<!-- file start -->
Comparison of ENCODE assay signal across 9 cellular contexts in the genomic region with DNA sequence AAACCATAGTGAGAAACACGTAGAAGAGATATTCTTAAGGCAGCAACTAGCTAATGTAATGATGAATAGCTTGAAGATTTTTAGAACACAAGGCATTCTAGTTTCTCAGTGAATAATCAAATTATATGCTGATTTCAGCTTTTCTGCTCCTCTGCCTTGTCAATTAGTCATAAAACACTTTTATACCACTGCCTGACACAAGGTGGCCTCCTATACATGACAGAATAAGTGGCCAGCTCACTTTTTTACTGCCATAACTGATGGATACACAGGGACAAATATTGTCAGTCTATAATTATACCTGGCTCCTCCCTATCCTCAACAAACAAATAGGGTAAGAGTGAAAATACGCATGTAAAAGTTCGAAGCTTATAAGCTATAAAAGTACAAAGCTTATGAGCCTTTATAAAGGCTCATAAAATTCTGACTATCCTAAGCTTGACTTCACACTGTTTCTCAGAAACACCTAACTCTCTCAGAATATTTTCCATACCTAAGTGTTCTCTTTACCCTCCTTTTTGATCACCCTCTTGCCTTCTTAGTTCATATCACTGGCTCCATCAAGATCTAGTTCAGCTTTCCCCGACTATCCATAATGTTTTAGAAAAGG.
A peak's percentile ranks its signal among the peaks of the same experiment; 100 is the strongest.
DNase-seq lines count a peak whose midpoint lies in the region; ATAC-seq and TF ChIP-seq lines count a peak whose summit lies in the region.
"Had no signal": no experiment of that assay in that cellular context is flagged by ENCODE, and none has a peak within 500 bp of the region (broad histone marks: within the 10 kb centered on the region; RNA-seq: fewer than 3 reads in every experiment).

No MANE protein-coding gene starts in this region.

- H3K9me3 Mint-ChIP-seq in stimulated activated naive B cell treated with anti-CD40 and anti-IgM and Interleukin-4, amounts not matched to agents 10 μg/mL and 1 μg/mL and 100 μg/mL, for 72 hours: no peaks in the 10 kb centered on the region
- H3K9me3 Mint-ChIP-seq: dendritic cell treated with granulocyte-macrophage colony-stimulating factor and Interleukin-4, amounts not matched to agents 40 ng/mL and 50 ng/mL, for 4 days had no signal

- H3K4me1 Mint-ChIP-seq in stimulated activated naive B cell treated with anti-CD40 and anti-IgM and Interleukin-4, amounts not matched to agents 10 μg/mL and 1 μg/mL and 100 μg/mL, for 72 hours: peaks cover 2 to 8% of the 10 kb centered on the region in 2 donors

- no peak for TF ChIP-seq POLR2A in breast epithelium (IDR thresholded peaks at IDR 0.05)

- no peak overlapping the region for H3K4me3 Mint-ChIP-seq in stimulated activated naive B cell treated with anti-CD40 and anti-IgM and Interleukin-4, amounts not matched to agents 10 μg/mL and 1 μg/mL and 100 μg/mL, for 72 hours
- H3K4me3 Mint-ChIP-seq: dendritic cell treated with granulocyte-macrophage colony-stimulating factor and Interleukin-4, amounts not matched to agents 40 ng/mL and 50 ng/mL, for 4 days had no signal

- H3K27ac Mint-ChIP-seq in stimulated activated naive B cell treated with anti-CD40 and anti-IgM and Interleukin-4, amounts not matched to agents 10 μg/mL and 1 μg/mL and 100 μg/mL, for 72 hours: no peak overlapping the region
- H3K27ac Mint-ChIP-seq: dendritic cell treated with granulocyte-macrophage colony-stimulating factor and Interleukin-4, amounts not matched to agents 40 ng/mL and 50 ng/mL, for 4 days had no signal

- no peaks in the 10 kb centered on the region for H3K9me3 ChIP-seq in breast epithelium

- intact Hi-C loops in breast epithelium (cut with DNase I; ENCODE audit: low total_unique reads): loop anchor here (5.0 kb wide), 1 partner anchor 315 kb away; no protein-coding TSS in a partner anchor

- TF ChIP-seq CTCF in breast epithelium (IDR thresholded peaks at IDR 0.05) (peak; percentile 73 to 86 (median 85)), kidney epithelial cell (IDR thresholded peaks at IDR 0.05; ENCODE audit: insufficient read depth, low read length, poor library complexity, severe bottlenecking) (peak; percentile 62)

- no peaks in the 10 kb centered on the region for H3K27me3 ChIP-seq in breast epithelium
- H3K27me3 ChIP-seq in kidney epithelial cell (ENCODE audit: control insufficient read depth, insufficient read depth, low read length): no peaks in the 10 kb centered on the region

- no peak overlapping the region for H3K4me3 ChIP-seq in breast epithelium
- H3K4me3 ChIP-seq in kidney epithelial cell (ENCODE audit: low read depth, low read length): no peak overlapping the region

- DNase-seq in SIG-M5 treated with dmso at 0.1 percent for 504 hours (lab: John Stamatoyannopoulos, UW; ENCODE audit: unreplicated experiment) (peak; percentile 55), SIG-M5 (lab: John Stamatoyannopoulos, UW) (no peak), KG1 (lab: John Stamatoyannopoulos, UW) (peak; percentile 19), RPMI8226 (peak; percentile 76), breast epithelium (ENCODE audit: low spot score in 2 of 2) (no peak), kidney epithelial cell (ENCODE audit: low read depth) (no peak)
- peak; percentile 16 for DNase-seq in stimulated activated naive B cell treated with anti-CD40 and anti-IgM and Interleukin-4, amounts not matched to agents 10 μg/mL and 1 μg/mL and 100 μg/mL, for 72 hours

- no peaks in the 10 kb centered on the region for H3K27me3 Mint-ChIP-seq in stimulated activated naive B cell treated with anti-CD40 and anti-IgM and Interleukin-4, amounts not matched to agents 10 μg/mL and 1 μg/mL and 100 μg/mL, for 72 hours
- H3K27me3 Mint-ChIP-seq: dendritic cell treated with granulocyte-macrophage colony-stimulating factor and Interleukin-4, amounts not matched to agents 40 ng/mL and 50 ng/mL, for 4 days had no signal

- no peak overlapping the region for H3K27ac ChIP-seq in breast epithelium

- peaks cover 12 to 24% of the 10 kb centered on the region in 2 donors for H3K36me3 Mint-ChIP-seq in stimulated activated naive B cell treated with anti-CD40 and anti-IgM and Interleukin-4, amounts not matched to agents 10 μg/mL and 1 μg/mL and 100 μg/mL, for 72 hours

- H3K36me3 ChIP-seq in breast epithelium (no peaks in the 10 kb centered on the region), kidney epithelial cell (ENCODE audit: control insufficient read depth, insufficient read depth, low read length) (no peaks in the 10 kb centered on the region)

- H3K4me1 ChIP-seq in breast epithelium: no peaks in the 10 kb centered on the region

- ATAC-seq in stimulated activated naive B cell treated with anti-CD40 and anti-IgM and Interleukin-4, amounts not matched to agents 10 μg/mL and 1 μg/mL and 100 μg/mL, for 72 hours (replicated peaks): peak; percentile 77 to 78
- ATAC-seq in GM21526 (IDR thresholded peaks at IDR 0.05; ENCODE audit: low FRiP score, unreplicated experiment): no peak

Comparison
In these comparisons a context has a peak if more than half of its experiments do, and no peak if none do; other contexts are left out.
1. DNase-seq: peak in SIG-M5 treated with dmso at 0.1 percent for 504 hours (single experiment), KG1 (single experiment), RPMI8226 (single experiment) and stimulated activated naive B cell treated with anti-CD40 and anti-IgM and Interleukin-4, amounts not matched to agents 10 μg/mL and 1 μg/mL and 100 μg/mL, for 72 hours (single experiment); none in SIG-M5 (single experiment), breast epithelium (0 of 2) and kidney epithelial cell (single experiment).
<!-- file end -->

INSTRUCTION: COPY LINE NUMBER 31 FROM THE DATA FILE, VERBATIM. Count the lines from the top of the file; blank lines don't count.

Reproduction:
Comparison